The title of this Insights column reflects what has been my guiding philosophy ever since my first managerial position. And I truly believe that the statement is accurate. Throughout my career, I have been blessed with the opportunity to work with many wonderful people. This observation led me to muse recently about what makes employees not just good, but exceptional—the types of employees we all want as colleagues and staff members. Having written previous columns on characteristics of exceptional leadership and governance, I think it's time for me to comment on characteristics of exceptional employees.
They see their job description as a springboard. These employees see their job as getting the necessary work done. They are not constrained by their official job description. They are prepared to do whatever is needed, even if it involves some less challenging work. They are capable of multitasking, handling several important priorities at the same time. They see no work as above or beneath them if they have the capability to perform it.
They are natural leaders. These employees take ownership and responsibility for their work. They lead by example and take responsibility for guiding colleagues. They meet commitments and help others who might be having some challenges meeting theirs. They are "go-to" people, the ones their boss will rely on, knowing the job will get done.
They convey positive energy. These employees are enthusiastic about their job and their work. They encourage others to behave similarly by modeling a positive attitude, even when the challenges mount. They are the people who see the glass as half full.
They are team players. These employees know that organizational success is a team sport. They strive for understanding individual needs and styles so that the team functions effectively. They develop listening and communication skills tailored to the needs of their teammates.
They are results-oriented. These employees believe that organizational priorities are their priorities. They know that results are not limited to financial results. They embrace category 7 of the Baldrige Criteria. So they see that achieving results includes product and service performance, customer engagement, and colleague engagement. And they see that results include efficient and effective operations because all of these characteristics are necessary to deliver long-term financial results.
They are communicators. These employees believe in sharing information. They know that "knowledge is power" but that closely held knowledge is wasted and will not yield organizational sustainability. These employees give and seek constructive feedback graciously and earnestly. They are sensitive to how messages should be delivered. They are willing to speak when others are not, asking the questions (politely) that are on their colleagues' minds but that others shy away from asking.
They praise others in public, criticize in private. These employees offer praise for colleagues in public and with sincerity. They know that praise from your colleagues is as important—and sometimes more important—than recognition by your boss. And when some criticism or correction is warranted, they do it in private, not embarrassing a colleague or their boss in public.
They understand yin and yang. These employees know balance. They know when a situation benefits from some levity and when it is necessary to be serious. They know when to challenge concepts (and challenge them, they should!) and when it is necessary to follow instructions. They know what is in-bounds and what is out-of-bounds.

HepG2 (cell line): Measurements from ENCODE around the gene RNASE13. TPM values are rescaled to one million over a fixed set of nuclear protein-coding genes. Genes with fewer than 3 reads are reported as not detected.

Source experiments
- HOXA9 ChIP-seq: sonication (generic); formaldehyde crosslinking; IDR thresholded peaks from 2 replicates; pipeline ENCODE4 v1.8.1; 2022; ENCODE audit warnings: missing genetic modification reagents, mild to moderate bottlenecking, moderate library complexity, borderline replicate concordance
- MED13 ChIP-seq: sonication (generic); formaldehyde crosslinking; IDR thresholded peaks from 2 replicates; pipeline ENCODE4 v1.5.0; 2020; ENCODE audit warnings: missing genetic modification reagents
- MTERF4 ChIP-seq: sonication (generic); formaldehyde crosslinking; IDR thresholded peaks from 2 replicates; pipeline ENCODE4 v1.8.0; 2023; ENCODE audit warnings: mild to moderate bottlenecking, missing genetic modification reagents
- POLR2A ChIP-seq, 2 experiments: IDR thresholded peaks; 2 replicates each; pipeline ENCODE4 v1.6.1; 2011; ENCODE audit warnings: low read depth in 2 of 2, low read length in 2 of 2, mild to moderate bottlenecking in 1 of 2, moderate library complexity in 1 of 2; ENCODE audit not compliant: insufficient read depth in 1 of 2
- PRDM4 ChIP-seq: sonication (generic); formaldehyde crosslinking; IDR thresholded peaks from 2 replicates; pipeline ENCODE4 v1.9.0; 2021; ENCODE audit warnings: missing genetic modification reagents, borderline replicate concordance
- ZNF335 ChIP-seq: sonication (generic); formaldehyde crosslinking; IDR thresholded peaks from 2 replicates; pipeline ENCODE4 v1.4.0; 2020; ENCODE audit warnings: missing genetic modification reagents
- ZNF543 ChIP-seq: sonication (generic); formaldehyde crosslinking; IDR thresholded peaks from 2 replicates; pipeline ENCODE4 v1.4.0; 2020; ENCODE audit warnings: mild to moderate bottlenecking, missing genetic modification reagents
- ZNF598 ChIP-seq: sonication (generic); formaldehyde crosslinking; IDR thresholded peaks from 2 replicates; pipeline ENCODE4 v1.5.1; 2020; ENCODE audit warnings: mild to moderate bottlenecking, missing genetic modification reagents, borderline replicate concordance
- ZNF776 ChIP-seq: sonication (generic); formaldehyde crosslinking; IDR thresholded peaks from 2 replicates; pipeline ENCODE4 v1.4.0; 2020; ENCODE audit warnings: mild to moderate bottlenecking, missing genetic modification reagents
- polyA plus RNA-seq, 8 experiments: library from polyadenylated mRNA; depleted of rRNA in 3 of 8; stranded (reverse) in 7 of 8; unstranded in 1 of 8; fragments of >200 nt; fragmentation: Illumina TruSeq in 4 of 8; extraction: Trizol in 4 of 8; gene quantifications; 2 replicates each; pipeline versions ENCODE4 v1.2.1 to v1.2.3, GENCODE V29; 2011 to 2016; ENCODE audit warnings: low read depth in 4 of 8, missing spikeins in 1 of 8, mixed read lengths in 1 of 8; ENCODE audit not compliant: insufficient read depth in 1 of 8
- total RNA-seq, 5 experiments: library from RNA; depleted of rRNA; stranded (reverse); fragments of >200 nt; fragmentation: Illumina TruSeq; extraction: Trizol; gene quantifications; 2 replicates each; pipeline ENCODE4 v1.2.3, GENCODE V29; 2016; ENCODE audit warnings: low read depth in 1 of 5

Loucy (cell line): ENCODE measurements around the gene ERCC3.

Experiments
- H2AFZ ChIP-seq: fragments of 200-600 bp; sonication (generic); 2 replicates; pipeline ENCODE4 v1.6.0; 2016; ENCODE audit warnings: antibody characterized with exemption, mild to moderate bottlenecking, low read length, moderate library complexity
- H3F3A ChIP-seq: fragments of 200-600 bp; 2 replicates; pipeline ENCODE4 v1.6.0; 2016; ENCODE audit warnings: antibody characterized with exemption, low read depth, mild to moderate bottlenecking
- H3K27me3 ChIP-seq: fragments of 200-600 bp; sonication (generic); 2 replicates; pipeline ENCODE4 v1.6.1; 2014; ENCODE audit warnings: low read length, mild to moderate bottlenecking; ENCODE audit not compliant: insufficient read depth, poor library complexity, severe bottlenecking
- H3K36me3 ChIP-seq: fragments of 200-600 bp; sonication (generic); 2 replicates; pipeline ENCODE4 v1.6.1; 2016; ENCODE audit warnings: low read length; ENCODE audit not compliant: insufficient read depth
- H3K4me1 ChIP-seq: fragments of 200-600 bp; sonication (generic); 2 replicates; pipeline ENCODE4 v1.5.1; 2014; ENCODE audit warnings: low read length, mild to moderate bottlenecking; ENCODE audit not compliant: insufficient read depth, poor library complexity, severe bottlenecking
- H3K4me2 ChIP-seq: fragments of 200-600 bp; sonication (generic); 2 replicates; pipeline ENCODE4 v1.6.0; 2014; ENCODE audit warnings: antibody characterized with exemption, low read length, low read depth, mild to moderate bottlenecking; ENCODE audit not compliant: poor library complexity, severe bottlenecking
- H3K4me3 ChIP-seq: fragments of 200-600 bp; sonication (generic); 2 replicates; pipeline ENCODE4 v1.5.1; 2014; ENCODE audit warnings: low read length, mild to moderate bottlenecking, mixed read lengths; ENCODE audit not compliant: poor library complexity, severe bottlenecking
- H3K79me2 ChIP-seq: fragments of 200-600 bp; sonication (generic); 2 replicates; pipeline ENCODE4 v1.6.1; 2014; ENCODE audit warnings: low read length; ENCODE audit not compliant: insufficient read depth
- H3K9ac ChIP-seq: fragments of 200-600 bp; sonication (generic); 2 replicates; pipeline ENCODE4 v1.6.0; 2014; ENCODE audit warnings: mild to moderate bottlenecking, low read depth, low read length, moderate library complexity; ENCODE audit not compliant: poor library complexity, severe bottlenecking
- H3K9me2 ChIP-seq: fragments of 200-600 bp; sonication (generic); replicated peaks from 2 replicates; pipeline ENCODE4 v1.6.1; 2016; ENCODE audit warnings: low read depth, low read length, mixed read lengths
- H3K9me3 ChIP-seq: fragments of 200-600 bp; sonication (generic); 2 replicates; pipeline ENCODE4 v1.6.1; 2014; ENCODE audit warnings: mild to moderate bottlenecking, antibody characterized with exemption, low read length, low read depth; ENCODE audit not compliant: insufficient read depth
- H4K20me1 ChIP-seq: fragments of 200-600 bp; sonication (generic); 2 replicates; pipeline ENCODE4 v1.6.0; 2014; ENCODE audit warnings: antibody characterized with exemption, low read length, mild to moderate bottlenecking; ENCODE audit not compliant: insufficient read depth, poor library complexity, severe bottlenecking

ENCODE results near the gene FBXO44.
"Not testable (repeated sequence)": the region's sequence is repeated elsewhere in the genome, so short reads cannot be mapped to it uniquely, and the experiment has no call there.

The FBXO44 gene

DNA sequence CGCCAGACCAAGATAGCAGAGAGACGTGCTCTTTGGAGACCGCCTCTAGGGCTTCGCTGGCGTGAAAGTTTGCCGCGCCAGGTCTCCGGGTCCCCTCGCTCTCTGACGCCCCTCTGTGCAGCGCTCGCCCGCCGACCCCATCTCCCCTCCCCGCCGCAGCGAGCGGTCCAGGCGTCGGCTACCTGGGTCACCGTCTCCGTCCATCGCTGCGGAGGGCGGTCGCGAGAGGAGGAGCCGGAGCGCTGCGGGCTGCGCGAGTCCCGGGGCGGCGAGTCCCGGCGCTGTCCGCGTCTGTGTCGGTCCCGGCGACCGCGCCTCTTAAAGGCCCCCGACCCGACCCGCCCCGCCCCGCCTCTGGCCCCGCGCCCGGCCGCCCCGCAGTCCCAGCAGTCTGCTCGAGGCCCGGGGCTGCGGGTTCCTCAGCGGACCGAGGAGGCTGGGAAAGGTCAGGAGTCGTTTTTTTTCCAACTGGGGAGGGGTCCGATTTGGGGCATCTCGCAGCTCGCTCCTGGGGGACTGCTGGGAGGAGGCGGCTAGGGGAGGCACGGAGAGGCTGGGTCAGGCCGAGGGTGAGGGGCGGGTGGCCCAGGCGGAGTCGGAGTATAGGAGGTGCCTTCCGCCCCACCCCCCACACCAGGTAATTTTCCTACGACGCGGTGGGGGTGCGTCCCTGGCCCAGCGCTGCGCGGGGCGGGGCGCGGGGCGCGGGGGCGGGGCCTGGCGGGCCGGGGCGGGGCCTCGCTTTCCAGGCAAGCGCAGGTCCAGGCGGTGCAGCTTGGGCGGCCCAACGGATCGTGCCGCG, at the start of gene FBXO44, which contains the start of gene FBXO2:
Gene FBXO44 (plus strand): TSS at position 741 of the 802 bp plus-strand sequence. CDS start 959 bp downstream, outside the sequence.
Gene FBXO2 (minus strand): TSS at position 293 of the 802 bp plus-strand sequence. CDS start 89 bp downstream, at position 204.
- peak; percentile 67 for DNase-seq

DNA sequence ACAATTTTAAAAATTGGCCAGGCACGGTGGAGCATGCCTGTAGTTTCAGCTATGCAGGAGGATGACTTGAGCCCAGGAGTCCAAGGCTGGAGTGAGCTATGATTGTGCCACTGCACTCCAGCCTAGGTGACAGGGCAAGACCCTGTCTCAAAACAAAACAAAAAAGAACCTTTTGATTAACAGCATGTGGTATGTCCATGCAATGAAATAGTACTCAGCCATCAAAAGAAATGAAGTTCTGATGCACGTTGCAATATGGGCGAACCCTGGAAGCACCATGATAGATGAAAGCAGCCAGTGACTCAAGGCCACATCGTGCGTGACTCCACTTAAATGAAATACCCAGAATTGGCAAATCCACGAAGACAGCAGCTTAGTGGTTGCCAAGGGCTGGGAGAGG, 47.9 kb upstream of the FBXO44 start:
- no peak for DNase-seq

They are flexible and adaptable. These employees know that change is the only constant in today's work environment. They are prepared for change and will serve as change agents, encouraging needed changes and supporting their adoption. They are "early adopters."
They are improvement-oriented. These employees know that there is always an opportunity to improve. But equally important, they know how to prioritize improvements and select those with the biggest benefits relative to outcomes. They know how to balance the easy wins with the important longer-term improvements. They know that improvement is the means, not the goal. They aim for positive outcomes that impact important customer, process, and organizational needs.
They are innovative. These employees know that improvement is important, but that breakthrough improvement is what differentiates the exceptional contributor and organization from the rest. They know that innovations break the existing organizational mold and lead to discontinuous betterment in critical areas.
They are lifelong learners. Given that all people and organizations thrive if they are learning, exceptional employees thirst for knowledge. They share it and they seek it. Incidentally, we learned in the early days of the Baldrige Program that one of the hallmarks of role-model organizations is a commitment to learning. A few years after the program started, we added learning to our definition of performance excellence. The definition initially contained only internal operational effectiveness and external customer and marketplace success. However, we learned that learning was an equally important outcome that enabled the others.
Beyond this list, I did promise you a "bonus" characteristic—one that is so essential that organizations need all employees to demonstrate it—and the highest-performing employees to be role models of it. That characteristic is ethical behavior. A person and an organization can be no more successful than the ethical practices that underpin their every action.
I encourage you to check yourself against this list. I know you come to work every day wanting to do a good job. Are you committed to doing an exceptional job?
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